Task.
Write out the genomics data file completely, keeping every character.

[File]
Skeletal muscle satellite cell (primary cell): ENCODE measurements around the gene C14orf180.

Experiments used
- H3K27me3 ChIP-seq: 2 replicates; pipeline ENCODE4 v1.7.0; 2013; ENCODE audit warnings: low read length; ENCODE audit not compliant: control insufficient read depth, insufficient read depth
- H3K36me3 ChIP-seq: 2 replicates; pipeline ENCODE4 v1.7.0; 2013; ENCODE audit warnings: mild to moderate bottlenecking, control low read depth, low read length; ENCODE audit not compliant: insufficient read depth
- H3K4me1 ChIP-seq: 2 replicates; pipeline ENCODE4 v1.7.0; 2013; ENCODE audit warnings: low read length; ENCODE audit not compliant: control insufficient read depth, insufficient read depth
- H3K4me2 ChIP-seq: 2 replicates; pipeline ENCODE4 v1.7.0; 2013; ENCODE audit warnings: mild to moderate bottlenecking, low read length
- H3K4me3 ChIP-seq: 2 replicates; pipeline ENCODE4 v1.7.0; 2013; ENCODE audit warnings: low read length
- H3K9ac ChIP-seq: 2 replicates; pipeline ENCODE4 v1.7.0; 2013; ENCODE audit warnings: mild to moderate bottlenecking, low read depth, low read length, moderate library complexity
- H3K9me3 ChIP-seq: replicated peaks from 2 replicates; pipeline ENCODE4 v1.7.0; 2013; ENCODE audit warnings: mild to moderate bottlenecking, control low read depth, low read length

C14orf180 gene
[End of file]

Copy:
Skeletal muscle satellite cell (primary cell): ENCODE measurements around the gene C14orf180.

Experiments used
- H3K27me3 ChIP-seq: 2 replicates; pipeline ENCODE4 v1.7.0; 2013; ENCODE audit warnings: low read length; ENCODE audit not compliant: control insufficient read depth, insufficient read depth
- H3K36me3 ChIP-seq: 2 replicates; pipeline ENCODE4 v1.7.0; 2013; ENCODE audit warnings: mild to moderate bottlenecking, control low read depth, low read length; ENCODE audit not compliant: insufficient read depth
- H3K4me1 ChIP-seq: 2 replicates; pipeline ENCODE4 v1.7.0; 2013; ENCODE audit warnings: low read length; ENCODE audit not compliant: control insufficient read depth, insufficient read depth
- H3K4me2 ChIP-seq: 2 replicates; pipeline ENCODE4 v1.7.0; 2013; ENCODE audit warnings: mild to moderate bottlenecking, low read length
- H3K4me3 ChIP-seq: 2 replicates; pipeline ENCODE4 v1.7.0; 2013; ENCODE audit warnings: low read length
- H3K9ac ChIP-seq: 2 replicates; pipeline ENCODE4 v1.7.0; 2013; ENCODE audit warnings: mild to moderate bottlenecking, low read depth, low read length, moderate library complexity
- H3K9me3 ChIP-seq: replicated peaks from 2 replicates; pipeline ENCODE4 v1.7.0; 2013; ENCODE audit warnings: mild to moderate bottlenecking, control low read depth, low read length

C14orf180 gene